I often speak at judicial conferences but clearly I am running with a much slower judicial crowd. Three Indiana judges have been suspended after a late night shootout following heavy drinking and a trip to a White Castle. The controversy left various people shot and under arrest — and three judicial careers in taters.Continue reading “Three Indiana Judges Suspended After Late Night Shootout”
Below is my column on the latest alleged crime by President Donald Trump: “Felony bribery.” The allegation shows not only a fundamental misunderstanding of legal standards but a fundamental failure in legal analysis.
Here is the column:Continue reading “If Trump is Guilty Of Bribery, The Democrats Are Guilty Of Solicitation”
I have the pleasure this morning of giving the closing keynote at the 37th Annual Eastern District Conference in California. The conference is being held at the Ritz-Carlton Lake Tahoe resort. My keynote will address the erosion of free speech protections in West and will be held in the closing plenary session from 9:15 a.m. – 10:30 a.m.Continue reading “Turley To Give Closing Keynote Address At California Judicial Conference”
Below is my column in the Hill newspaper on the late addition of the Louisiana abortion case to an already impactful Supreme Court docket. The most interesting aspect of June Medical however may be what it will ultimately say about the doctrine of Stare Decisis and the respect for precedent.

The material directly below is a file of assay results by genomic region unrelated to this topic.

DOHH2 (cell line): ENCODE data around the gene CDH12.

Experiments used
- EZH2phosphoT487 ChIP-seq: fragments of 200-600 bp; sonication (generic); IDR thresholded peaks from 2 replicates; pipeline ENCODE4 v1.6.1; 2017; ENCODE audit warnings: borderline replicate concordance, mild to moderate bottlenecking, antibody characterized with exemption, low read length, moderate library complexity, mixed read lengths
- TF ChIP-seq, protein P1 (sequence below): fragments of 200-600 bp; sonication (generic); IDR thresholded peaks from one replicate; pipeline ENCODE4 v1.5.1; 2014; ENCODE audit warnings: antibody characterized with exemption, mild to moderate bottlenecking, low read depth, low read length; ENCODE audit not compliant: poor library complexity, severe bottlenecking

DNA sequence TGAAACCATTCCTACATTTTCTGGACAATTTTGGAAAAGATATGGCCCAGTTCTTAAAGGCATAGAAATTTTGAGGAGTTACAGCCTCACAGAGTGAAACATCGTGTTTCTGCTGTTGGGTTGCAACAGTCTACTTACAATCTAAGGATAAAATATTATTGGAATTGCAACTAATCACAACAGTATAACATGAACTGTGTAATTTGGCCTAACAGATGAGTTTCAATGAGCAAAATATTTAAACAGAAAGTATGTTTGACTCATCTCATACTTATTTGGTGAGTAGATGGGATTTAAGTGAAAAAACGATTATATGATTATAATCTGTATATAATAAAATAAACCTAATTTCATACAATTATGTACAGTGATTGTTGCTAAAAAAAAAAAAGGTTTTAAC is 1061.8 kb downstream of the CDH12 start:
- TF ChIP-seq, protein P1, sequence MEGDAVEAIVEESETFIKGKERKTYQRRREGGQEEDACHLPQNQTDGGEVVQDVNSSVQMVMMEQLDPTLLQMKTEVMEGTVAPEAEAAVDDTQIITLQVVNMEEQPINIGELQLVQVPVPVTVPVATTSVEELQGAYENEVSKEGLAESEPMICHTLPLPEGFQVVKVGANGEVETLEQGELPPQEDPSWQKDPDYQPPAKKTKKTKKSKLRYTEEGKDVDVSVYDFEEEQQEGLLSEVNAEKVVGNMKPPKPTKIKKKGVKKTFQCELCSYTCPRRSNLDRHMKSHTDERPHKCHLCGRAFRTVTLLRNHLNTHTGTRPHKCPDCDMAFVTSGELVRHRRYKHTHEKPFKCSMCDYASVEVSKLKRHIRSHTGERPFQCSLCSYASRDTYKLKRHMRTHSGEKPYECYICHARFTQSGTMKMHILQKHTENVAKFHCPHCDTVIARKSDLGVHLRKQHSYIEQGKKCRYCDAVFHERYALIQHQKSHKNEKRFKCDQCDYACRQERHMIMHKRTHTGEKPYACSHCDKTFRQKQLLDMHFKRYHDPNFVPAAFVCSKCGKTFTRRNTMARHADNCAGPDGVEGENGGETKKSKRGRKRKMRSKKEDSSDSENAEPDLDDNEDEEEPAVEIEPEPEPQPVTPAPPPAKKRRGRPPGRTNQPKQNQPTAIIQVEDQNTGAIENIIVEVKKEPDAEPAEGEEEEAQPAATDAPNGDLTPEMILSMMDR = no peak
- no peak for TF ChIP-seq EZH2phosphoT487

Here is the column:Continue reading “Will June Medical Deliver A Fatal Dose Of Reality For Precedent?”
U.S. District Judge Victor Marrero in New York has rejected the effort of President Donald Trump to block a subpoena of Manhattan District Attorney Cyrus Vance, Jr., for his tax returns. As I noted when the action was filed, the position of the President that he cannot be subject to any criminal process of any kind while in office is extreme and unsupportable in the Constitution. The full opinion is below.Continue reading “Federal Court Rejects Trump Effort To Block Release Of Tax Returns”
In another extreme and dubious argument in court, President Donald Trump has gone to court against to block Manhattan District Attorney Cyrus Vance from gaining access to his tax returns. The President’s resistance to disclosing his taxes is now legendary, including differing excuses. However, this 20-page filing contains a particularly disconcerting argument that Trump cannot be criminally investigated while he is in office. It is an argument that has little support in either the text of the Constitution or cases dealing with Article II.Continue reading “Trump: I Cannot Be Criminally Investigated While In Office”